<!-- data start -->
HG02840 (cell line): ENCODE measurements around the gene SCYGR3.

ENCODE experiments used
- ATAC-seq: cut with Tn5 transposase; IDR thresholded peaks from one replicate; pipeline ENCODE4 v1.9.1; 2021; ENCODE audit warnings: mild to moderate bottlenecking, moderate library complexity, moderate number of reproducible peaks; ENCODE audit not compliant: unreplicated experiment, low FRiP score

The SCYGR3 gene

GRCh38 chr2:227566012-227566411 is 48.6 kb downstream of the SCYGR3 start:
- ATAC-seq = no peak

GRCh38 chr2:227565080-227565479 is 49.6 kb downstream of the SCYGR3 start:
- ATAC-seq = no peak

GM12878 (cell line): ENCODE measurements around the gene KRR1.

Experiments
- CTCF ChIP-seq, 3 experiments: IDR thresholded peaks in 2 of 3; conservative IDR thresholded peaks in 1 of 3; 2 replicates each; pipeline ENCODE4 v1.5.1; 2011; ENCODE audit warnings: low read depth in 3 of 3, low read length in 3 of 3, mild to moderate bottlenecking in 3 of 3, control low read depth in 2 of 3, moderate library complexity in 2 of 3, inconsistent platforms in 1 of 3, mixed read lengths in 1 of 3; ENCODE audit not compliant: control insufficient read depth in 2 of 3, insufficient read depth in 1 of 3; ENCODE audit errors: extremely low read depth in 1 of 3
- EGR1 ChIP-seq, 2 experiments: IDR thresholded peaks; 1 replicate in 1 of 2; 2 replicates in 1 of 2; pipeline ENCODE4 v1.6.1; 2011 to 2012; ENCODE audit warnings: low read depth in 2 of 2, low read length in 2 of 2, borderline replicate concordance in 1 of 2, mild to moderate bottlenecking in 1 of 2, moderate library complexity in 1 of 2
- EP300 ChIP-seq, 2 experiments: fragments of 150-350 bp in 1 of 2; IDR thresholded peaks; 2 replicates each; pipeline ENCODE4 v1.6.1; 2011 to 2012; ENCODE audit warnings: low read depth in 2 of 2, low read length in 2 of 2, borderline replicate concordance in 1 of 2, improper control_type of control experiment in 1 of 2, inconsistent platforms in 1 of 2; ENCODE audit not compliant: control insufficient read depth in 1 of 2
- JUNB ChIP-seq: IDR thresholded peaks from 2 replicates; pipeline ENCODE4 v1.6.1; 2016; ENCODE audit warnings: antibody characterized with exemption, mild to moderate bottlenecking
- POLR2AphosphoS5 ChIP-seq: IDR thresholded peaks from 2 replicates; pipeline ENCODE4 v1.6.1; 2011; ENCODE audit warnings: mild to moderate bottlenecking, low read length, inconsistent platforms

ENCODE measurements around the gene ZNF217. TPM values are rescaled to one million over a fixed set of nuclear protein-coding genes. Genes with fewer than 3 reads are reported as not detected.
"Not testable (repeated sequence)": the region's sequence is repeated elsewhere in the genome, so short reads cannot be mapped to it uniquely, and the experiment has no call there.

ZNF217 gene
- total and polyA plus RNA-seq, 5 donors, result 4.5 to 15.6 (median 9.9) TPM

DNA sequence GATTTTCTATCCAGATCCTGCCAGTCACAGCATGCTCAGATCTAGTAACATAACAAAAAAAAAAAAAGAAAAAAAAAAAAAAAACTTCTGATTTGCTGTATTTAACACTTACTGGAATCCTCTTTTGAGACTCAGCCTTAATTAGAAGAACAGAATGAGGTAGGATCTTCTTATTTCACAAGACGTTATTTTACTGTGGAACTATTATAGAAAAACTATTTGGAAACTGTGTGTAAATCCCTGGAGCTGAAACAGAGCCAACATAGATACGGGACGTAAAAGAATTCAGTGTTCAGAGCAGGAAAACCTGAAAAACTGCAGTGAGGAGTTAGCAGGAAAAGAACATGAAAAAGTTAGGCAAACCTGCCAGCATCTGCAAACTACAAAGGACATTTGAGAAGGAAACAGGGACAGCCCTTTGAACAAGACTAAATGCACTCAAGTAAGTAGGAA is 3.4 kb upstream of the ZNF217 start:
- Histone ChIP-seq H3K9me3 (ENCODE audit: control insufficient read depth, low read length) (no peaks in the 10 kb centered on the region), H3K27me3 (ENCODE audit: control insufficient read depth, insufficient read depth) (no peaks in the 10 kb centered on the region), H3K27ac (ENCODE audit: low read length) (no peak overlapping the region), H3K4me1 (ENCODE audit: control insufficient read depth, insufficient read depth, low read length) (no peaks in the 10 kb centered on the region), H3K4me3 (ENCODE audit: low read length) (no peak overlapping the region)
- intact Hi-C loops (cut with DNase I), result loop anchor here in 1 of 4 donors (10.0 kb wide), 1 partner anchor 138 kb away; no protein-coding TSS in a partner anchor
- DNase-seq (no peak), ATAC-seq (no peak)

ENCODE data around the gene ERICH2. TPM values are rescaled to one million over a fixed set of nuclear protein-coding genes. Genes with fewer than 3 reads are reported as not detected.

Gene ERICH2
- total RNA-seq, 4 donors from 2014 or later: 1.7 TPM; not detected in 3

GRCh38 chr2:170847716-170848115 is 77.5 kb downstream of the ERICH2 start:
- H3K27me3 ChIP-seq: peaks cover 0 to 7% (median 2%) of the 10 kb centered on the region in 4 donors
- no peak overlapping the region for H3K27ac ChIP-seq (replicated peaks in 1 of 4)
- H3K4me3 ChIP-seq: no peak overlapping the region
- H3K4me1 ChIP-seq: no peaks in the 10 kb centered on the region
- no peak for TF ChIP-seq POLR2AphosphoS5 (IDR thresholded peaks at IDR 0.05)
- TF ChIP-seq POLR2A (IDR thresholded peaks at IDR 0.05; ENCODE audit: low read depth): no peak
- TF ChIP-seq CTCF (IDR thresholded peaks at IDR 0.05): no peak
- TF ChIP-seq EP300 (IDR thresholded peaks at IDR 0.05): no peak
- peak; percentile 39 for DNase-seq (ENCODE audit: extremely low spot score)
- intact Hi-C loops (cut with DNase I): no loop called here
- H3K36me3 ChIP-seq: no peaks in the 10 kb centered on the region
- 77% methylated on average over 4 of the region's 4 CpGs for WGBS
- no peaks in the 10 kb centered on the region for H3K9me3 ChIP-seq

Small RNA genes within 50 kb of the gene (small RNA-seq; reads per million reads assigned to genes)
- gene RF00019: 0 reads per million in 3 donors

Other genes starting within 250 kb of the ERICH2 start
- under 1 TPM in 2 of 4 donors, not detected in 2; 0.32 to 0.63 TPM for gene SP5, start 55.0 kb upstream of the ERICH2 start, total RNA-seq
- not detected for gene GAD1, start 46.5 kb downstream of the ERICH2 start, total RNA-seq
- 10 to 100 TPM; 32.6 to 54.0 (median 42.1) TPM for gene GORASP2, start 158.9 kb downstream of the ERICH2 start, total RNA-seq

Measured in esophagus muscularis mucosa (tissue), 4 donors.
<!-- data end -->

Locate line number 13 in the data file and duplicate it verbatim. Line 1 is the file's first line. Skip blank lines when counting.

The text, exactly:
- EP300 ChIP-seq, 2 experiments: fragments of 150-350 bp in 1 of 2; IDR thresholded peaks; 2 replicates each; pipeline ENCODE4 v1.6.1; 2011 to 2012; ENCODE audit warnings: low read depth in 2 of 2, low read length in 2 of 2, borderline replicate concordance in 1 of 2, improper control_type of control experiment in 1 of 2, inconsistent platforms in 1 of 2; ENCODE audit not compliant: control insufficient read depth in 1 of 2